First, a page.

The studio formally known as Free Radical hasn't produced quite as many titles as some of the other developers in our 30 list, but it undoubtedly lays claim to one of the most loved franchises in gaming.
TimeSplitters was an FPS favourite for its cartoon styling, quirky comedy and incredibly satisfying shooting.
In 2000, Free Radical created a refreshing break from the genre norm that brought something that the traditional set of military and straight sci-fi shooters never quite managed. Perhaps we should have seen it coming; those behind the new studio were former GoldenEye developers at Rare, after all.
Rich character designs, and a wealth of weapons and environments mean almost every gamer has their own unique fond memories of TimeSplitters.
At a time when gamers once again seem wary of an ever narrowing FPS genre, the prospect of TimeSplitters 4 is still an exciting one.
Location: Nottingham, England
Steve Ellis, David Doak and Karl Hilton
Steve Ellis, David Doak and Karl Hilton founded Free Radical and directed the studio during its lifespan before it was acquired by Crytek.
All three had previously worked together at Rare and, most significantly, on GoldenEye 007 and Perfect Dark before deciding to set up their own studio in 1999.
Hilton is now the studio head at Crytek UK, while Steve Ellis and David Doak are not currently in frontline game development.
Zala was Free Radical's first ever employee and team lead throughout the TimeSplitters series.
Funnily enough CVG and Hasit Zala go way back. With one of Zala's first games, Pipeline 64, featuring in the pages of CVG's Book of Games in February 1985. We caught up with him to rekindle a few memories:
"I think Free Radical was something a lot of developers at the time wanted to emulate," he told CVG. "It was a successful independent studio with a strong identity, started by people who'd left their jobs to setup on their own because they thought they could do things better than their bosses had done.
"It showed that if you had good people and went about things cleverly you could have great success and retain control of your own destiny as well."
Zala now acts as executive producer at Crytek UK and is in charge of development.
FREE RADICAL GAMES WE LOVE
TimeSplitters arrived as a PS2 launch title in 2000 when the likes of GoldenEye and Perfect Dark were far fresher in the FPS multiplayer mind.
Ask any shooter fan to list their all-time favourites in the genre today, however, and the original TimeSplitters is likely to be up there with the best of the golden gunners.
As far as its single player campaign was concerned, Free Radical had come up with a concept that allowed players to visit all kind of eras and environments, working with an eclectic cast, firing a whole host of weapons from crossbows to laser guns.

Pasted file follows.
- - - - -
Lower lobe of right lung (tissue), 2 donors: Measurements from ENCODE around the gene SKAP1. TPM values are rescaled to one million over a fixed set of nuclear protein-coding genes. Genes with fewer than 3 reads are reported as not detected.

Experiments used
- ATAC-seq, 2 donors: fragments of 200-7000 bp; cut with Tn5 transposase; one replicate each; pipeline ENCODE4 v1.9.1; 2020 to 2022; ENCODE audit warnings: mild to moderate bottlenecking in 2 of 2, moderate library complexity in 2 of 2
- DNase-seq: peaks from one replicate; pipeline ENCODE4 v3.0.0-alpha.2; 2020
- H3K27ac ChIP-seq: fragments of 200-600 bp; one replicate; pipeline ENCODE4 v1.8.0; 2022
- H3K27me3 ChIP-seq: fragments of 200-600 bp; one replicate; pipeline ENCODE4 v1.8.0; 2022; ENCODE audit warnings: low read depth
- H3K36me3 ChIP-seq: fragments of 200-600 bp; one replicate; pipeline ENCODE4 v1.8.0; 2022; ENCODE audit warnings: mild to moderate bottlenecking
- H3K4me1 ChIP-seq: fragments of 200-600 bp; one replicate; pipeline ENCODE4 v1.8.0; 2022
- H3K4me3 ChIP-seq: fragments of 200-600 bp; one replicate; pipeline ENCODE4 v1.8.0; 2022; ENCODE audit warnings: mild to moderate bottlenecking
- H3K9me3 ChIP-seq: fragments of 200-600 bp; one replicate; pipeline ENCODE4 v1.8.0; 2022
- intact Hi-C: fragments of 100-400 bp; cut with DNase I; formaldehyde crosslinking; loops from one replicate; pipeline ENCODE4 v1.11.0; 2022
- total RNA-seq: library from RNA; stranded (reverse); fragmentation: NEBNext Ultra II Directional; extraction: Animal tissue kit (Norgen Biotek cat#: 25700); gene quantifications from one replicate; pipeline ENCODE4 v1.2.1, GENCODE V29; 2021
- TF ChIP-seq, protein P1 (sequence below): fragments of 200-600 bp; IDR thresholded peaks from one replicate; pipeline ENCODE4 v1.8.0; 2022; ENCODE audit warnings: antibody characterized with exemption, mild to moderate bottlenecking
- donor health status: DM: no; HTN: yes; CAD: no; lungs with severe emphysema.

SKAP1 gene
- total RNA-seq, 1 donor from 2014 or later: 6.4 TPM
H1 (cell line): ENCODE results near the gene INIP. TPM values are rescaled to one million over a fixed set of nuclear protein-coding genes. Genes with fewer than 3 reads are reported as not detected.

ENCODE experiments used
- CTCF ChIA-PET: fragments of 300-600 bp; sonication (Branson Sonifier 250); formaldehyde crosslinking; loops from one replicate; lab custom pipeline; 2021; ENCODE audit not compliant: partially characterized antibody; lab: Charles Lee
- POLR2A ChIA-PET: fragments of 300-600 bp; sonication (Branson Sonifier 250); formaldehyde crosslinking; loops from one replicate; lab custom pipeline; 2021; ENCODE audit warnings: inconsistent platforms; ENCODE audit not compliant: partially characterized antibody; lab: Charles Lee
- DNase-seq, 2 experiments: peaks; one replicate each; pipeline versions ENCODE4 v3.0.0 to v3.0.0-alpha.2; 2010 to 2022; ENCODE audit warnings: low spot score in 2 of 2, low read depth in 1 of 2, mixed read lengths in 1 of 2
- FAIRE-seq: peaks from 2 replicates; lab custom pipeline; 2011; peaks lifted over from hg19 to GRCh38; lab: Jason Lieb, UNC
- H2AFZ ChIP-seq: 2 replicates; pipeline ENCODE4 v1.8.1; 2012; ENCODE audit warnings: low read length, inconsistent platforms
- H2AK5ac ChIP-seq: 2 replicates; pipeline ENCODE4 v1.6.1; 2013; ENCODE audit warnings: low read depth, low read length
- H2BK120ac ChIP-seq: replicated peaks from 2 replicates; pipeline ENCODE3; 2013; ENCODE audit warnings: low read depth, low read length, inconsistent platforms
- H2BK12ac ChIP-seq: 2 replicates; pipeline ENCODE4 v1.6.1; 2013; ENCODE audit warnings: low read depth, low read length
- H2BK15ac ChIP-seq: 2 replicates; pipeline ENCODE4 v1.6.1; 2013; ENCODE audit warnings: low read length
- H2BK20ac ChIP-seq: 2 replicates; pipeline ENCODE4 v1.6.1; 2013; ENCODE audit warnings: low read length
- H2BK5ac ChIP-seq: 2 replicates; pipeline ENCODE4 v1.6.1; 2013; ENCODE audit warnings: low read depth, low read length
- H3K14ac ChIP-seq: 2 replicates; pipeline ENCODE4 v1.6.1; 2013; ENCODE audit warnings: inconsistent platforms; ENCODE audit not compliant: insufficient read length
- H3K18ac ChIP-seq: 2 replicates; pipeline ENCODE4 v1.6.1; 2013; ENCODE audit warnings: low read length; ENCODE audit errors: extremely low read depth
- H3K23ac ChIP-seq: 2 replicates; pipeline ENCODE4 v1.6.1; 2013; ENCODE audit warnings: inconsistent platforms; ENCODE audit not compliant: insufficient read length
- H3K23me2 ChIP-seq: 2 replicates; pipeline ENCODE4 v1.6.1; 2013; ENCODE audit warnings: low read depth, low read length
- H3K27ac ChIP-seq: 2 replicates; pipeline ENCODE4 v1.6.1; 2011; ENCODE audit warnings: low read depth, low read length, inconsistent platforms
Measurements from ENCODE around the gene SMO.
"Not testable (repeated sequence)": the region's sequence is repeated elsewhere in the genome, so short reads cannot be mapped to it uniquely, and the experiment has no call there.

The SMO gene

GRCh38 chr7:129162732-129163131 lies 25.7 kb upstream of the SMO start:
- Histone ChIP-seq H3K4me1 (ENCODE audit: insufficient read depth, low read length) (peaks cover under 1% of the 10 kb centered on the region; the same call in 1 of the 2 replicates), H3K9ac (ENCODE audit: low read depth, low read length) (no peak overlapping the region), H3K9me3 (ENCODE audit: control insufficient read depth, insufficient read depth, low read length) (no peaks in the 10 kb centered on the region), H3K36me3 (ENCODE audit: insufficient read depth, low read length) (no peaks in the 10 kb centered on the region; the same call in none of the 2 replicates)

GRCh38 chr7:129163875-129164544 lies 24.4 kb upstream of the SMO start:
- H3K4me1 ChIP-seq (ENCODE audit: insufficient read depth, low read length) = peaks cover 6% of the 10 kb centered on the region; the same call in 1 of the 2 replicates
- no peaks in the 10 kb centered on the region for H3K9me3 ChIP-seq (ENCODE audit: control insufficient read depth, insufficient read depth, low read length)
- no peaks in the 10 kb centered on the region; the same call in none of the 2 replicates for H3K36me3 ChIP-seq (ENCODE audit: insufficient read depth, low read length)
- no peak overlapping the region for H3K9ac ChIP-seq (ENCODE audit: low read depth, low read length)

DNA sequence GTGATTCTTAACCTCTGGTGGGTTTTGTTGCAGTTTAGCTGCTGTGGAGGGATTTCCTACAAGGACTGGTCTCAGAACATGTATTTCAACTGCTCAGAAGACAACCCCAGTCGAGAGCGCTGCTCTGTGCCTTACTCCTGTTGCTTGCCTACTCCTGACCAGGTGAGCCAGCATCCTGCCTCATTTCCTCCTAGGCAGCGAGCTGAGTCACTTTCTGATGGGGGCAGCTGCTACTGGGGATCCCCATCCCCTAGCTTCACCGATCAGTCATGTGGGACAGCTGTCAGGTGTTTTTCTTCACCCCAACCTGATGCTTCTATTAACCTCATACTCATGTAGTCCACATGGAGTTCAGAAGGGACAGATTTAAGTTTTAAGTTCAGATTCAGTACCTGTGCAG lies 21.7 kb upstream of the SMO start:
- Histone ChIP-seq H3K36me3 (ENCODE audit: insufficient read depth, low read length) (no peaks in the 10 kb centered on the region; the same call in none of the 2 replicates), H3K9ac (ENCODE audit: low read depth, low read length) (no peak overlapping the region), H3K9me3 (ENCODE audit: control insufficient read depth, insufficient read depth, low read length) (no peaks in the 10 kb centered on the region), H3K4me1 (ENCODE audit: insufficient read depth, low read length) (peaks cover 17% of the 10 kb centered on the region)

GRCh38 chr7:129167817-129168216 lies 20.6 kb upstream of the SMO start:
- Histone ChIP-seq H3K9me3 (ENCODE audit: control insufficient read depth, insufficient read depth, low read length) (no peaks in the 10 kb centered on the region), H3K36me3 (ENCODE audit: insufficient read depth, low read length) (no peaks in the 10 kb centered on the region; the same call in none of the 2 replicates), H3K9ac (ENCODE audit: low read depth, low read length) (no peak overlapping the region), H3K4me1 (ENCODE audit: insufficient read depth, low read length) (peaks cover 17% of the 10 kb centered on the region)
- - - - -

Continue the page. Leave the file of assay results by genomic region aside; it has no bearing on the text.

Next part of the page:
The real selling point, however, was TimeSplitters' multiplayer offering. With incredibly satisfying shooting mechanics and oodles of quirky load-out options and weapon stashes to get competitive with, it quickly became a genre favourite.
The built-in Map Maker allowed players to design their own Deathmatch, Bag Tag, Capture the Bag or Knock Out arenas adding to a multiplayer suite that many credit with kicking off the popularity of the Multi-tap.
TimeSplitters 2 made advances on the single-player offering of its predecessor but still gained most of its recognition for superior multiplayer.
And that recognition was significant; it was the highest rated first-person shooter on the PlayStation 2 with a 91.67 percent average review score.
The words that came with those reviews, however, often took the applause to another level with critics calling TimeSplitters 2 not only the best multiplayer shooter of the generation, but one of the best ever.
While the lack of online play was considered a drawback (even though online functionality wasn't as compulsory in 2002 as it is today) the split-screen multiplayer was treasured for its fast-paced action, careful balancing and advanced visuals.
Team lead Zala recalls: "The studio's most influential title was clearly Timesplitters 2, indeed such was its cult following that people still hanker for the series to be revived, and the monkey became inextricably linked with Free Radical's identity.
"It's interesting to look at the development of the title because it contrasts so starkly with modern games production. There were no design documents, no concept and discovery phases, no producers... It was real old school, where a bunch of developers just got together and tried to think up fun things to do in a game.
"I don't think anyone questioned how well the game would do, there hadn't been any attempt to identify a target audience or exploit a gap in the market or anything like that. It was all about making a game that was fun for us.
"But that did include a technically accomplished engine, a polished game with clear mechanics, a unique art style and a fast paced arcadey split screen multiplayer which people loved to play with their friends.
"The sheer variety of characters, the different era weapons and the number of modes meant that it never got boring, and what better thing to do after coming home from the pub with your mates than to cram onto the sofa and fire up Timesplitters."